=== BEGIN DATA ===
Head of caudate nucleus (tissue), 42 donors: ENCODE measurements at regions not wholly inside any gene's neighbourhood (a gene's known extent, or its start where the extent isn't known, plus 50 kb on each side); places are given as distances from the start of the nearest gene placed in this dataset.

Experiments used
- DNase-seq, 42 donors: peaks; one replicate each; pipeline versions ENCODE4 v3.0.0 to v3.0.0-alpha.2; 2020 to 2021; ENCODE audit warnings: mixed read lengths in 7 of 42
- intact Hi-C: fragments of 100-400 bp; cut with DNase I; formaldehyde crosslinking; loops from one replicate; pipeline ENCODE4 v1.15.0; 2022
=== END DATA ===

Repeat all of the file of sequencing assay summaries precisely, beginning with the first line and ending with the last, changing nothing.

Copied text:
Head of caudate nucleus (tissue), 42 donors: ENCODE measurements at regions not wholly inside any gene's neighbourhood (a gene's known extent, or its start where the extent isn't known, plus 50 kb on each side); places are given as distances from the start of the nearest gene placed in this dataset.

Experiments used
- DNase-seq, 42 donors: peaks; one replicate each; pipeline versions ENCODE4 v3.0.0 to v3.0.0-alpha.2; 2020 to 2021; ENCODE audit warnings: mixed read lengths in 7 of 42
- intact Hi-C: fragments of 100-400 bp; cut with DNase I; formaldehyde crosslinking; loops from one replicate; pipeline ENCODE4 v1.15.0; 2022